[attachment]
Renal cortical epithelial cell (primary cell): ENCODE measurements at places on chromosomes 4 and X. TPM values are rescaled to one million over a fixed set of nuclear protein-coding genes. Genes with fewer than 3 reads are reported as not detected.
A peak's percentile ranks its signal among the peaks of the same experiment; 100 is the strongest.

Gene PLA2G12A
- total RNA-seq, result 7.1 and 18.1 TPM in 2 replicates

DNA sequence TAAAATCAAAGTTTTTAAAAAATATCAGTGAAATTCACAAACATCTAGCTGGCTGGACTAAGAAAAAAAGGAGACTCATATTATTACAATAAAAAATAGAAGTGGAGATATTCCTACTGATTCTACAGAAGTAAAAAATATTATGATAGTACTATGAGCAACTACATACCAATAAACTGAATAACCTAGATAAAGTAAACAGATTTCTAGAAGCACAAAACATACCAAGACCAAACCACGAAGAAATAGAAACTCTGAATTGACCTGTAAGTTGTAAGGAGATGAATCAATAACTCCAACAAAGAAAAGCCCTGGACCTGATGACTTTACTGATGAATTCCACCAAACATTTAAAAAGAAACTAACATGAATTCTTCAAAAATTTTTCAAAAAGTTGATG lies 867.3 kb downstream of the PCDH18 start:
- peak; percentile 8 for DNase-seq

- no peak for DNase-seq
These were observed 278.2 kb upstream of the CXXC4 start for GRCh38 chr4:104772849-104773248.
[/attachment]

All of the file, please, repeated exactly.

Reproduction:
Renal cortical epithelial cell (primary cell): ENCODE measurements at places on chromosomes 4 and X. TPM values are rescaled to one million over a fixed set of nuclear protein-coding genes. Genes with fewer than 3 reads are reported as not detected.
A peak's percentile ranks its signal among the peaks of the same experiment; 100 is the strongest.

Gene PLA2G12A
- total RNA-seq, result 7.1 and 18.1 TPM in 2 replicates

DNA sequence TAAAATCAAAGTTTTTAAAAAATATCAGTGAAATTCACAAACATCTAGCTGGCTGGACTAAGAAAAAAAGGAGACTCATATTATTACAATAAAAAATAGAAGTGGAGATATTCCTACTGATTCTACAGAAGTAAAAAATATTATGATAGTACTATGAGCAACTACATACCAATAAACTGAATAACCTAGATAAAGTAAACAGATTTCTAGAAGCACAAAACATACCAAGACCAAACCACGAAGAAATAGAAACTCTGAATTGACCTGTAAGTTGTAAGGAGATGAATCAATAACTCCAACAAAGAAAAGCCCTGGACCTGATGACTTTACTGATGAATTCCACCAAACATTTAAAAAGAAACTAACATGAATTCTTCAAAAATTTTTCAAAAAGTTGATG lies 867.3 kb downstream of the PCDH18 start:
- peak; percentile 8 for DNase-seq

- no peak for DNase-seq
These were observed 278.2 kb upstream of the CXXC4 start for GRCh38 chr4:104772849-104773248.